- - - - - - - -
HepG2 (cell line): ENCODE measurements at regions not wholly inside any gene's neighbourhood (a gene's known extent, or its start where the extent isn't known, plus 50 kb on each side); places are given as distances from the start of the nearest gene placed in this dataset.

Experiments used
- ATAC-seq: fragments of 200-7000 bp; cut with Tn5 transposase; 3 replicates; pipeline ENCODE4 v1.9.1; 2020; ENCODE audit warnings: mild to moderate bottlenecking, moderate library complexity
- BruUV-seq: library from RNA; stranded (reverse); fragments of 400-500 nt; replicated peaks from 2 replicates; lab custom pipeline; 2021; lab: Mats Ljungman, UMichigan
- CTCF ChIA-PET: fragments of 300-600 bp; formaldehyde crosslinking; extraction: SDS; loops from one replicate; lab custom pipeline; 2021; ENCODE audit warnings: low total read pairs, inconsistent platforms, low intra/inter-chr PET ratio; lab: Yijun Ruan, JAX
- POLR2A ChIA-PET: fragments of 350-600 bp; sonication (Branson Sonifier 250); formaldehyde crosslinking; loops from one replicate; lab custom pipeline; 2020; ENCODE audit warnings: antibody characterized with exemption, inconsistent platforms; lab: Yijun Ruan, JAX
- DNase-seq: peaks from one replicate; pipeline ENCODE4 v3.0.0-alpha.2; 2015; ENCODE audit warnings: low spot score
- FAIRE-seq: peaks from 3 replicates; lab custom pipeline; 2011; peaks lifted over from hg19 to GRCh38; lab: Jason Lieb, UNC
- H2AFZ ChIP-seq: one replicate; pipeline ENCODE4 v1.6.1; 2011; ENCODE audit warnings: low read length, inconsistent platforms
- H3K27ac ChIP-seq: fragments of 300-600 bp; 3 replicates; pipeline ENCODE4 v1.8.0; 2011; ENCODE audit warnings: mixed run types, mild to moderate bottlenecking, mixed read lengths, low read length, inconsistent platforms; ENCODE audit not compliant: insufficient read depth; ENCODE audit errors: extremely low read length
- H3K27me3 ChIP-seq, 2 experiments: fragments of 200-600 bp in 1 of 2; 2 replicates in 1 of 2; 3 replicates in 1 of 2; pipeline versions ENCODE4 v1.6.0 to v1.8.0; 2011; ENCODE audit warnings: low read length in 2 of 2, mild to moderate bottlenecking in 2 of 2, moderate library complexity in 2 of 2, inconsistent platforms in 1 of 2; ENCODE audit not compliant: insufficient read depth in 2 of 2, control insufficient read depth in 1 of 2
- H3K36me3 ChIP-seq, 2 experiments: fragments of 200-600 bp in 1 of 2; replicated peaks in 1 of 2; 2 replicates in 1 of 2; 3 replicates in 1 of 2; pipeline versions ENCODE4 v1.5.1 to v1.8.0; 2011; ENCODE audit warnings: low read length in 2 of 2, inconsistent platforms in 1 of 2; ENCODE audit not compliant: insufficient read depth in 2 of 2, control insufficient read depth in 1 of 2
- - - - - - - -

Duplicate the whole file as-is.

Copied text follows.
HepG2 (cell line): ENCODE measurements at regions not wholly inside any gene's neighbourhood (a gene's known extent, or its start where the extent isn't known, plus 50 kb on each side); places are given as distances from the start of the nearest gene placed in this dataset.

Experiments used
- ATAC-seq: fragments of 200-7000 bp; cut with Tn5 transposase; 3 replicates; pipeline ENCODE4 v1.9.1; 2020; ENCODE audit warnings: mild to moderate bottlenecking, moderate library complexity
- BruUV-seq: library from RNA; stranded (reverse); fragments of 400-500 nt; replicated peaks from 2 replicates; lab custom pipeline; 2021; lab: Mats Ljungman, UMichigan
- CTCF ChIA-PET: fragments of 300-600 bp; formaldehyde crosslinking; extraction: SDS; loops from one replicate; lab custom pipeline; 2021; ENCODE audit warnings: low total read pairs, inconsistent platforms, low intra/inter-chr PET ratio; lab: Yijun Ruan, JAX
- POLR2A ChIA-PET: fragments of 350-600 bp; sonication (Branson Sonifier 250); formaldehyde crosslinking; loops from one replicate; lab custom pipeline; 2020; ENCODE audit warnings: antibody characterized with exemption, inconsistent platforms; lab: Yijun Ruan, JAX
- DNase-seq: peaks from one replicate; pipeline ENCODE4 v3.0.0-alpha.2; 2015; ENCODE audit warnings: low spot score
- FAIRE-seq: peaks from 3 replicates; lab custom pipeline; 2011; peaks lifted over from hg19 to GRCh38; lab: Jason Lieb, UNC
- H2AFZ ChIP-seq: one replicate; pipeline ENCODE4 v1.6.1; 2011; ENCODE audit warnings: low read length, inconsistent platforms
- H3K27ac ChIP-seq: fragments of 300-600 bp; 3 replicates; pipeline ENCODE4 v1.8.0; 2011; ENCODE audit warnings: mixed run types, mild to moderate bottlenecking, mixed read lengths, low read length, inconsistent platforms; ENCODE audit not compliant: insufficient read depth; ENCODE audit errors: extremely low read length
- H3K27me3 ChIP-seq, 2 experiments: fragments of 200-600 bp in 1 of 2; 2 replicates in 1 of 2; 3 replicates in 1 of 2; pipeline versions ENCODE4 v1.6.0 to v1.8.0; 2011; ENCODE audit warnings: low read length in 2 of 2, mild to moderate bottlenecking in 2 of 2, moderate library complexity in 2 of 2, inconsistent platforms in 1 of 2; ENCODE audit not compliant: insufficient read depth in 2 of 2, control insufficient read depth in 1 of 2
- H3K36me3 ChIP-seq, 2 experiments: fragments of 200-600 bp in 1 of 2; replicated peaks in 1 of 2; 2 replicates in 1 of 2; 3 replicates in 1 of 2; pipeline versions ENCODE4 v1.5.1 to v1.8.0; 2011; ENCODE audit warnings: low read length in 2 of 2, inconsistent platforms in 1 of 2; ENCODE audit not compliant: insufficient read depth in 2 of 2, control insufficient read depth in 1 of 2